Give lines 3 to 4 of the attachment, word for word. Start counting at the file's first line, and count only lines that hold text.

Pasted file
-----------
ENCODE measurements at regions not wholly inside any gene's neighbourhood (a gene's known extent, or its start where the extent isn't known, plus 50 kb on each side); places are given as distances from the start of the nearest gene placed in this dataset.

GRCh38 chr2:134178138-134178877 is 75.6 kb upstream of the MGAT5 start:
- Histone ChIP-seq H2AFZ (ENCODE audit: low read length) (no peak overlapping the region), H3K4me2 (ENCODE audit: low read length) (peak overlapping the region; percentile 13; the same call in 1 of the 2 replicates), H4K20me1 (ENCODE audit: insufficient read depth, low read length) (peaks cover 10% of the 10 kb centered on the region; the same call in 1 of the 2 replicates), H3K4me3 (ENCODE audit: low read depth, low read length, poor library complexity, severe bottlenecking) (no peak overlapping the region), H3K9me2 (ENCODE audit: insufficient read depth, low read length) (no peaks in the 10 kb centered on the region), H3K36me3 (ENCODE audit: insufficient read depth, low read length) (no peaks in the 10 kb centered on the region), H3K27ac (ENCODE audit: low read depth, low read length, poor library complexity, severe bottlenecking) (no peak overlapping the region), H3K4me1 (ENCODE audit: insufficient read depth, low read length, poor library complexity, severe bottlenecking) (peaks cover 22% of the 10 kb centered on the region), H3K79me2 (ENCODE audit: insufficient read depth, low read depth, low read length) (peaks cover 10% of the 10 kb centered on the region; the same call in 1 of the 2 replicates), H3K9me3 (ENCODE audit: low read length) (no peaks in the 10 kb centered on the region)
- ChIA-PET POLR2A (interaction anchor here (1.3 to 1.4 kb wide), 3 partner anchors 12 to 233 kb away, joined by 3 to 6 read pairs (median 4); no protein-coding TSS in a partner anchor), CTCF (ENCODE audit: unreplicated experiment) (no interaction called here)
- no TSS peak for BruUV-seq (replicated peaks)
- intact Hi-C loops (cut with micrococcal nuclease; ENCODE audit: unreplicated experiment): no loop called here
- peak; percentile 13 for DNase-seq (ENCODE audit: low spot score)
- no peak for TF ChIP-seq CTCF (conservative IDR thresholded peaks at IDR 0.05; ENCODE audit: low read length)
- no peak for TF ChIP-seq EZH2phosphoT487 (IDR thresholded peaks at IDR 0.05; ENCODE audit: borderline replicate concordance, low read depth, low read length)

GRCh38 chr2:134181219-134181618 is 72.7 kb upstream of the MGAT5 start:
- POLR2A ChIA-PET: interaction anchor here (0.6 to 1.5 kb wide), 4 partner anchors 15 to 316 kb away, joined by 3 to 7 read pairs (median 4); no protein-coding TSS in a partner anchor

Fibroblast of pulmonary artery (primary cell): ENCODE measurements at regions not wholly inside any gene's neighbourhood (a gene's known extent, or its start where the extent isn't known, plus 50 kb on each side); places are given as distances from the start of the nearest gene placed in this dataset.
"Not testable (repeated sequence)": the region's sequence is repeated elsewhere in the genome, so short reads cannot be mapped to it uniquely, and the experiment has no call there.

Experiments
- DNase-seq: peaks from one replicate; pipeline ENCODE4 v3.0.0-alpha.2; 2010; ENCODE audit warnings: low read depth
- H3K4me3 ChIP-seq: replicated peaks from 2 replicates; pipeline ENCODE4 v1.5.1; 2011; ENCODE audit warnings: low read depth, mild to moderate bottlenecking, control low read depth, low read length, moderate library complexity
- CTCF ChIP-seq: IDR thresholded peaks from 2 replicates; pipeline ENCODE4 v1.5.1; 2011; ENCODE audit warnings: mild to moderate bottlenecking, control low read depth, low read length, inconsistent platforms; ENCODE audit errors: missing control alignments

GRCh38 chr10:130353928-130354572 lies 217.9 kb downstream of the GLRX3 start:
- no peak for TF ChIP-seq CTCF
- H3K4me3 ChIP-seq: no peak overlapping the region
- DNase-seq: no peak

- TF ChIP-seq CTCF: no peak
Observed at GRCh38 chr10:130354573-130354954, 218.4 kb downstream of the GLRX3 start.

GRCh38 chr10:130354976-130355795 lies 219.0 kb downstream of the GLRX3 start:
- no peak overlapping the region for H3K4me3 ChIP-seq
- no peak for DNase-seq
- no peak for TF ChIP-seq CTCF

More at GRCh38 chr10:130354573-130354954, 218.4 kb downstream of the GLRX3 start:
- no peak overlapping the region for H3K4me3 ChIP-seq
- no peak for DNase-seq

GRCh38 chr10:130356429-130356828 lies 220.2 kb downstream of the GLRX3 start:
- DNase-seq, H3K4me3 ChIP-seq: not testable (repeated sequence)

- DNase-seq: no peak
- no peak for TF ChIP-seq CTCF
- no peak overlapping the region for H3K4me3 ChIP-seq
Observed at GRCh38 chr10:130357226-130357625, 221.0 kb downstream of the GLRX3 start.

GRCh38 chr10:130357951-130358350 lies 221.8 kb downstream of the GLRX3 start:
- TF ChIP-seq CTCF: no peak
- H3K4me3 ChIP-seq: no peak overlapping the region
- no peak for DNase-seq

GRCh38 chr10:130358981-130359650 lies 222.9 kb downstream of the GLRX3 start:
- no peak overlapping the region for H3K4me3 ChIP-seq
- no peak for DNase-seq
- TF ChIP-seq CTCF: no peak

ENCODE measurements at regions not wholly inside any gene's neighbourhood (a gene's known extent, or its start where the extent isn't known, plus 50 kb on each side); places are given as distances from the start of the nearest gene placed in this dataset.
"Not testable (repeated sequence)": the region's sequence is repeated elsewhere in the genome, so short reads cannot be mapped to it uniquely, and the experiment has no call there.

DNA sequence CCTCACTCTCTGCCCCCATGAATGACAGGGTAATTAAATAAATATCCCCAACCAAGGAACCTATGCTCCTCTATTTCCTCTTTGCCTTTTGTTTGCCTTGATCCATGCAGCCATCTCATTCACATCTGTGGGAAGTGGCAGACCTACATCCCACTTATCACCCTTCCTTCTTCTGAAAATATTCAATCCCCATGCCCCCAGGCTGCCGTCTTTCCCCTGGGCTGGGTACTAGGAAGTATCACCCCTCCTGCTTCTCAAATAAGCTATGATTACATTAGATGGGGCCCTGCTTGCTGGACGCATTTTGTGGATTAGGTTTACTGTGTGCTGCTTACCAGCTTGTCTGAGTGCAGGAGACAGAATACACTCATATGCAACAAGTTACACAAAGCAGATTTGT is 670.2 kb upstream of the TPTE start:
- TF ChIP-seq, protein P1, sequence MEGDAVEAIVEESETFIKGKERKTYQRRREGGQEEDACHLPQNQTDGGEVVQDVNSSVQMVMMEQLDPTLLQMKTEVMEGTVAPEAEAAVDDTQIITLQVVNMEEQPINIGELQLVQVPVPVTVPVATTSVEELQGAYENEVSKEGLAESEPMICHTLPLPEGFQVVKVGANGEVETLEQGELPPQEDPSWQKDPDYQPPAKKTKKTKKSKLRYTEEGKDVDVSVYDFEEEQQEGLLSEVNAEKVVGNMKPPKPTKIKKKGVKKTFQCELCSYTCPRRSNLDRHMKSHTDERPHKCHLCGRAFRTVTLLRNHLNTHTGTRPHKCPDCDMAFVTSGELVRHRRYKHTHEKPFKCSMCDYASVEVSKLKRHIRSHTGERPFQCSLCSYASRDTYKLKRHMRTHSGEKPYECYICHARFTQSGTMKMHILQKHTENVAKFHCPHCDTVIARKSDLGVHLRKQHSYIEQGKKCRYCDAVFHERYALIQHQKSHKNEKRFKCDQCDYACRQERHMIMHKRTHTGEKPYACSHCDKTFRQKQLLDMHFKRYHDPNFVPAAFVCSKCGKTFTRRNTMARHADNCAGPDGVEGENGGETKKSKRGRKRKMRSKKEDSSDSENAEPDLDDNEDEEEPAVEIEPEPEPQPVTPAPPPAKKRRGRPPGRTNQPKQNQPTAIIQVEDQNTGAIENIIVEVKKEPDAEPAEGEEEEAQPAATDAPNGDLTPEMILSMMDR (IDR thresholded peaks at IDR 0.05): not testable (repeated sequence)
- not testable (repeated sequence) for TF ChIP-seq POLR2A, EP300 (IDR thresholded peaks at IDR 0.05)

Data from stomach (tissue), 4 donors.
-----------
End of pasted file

- Histone ChIP-seq H2AFZ (ENCODE audit: low read length) (no peak overlapping the region), H3K4me2 (ENCODE audit: low read length) (peak overlapping the region; percentile 13; the same call in 1 of the 2 replicates), H4K20me1 (ENCODE audit: insufficient read depth, low read length) (peaks cover 10% of the 10 kb centered on the region; the same call in 1 of the 2 replicates), H3K4me3 (ENCODE audit: low read depth, low read length, poor library complexity, severe bottlenecking) (no peak overlapping the region), H3K9me2 (ENCODE audit: insufficient read depth, low read length) (no peaks in the 10 kb centered on the region), H3K36me3 (ENCODE audit: insufficient read depth, low read length) (no peaks in the 10 kb centered on the region), H3K27ac (ENCODE audit: low read depth, low read length, poor library complexity, severe bottlenecking) (no peak overlapping the region), H3K4me1 (ENCODE audit: insufficient read depth, low read length, poor library complexity, severe bottlenecking) (peaks cover 22% of the 10 kb centered on the region), H3K79me2 (ENCODE audit: insufficient read depth, low read depth, low read length) (peaks cover 10% of the 10 kb centered on the region; the same call in 1 of the 2 replicates), H3K9me3 (ENCODE audit: low read length) (no peaks in the 10 kb centered on the region)
- ChIA-PET POLR2A (interaction anchor here (1.3 to 1.4 kb wide), 3 partner anchors 12 to 233 kb away, joined by 3 to 6 read pairs (median 4); no protein-coding TSS in a partner anchor), CTCF (ENCODE audit: unreplicated experiment) (no interaction called here)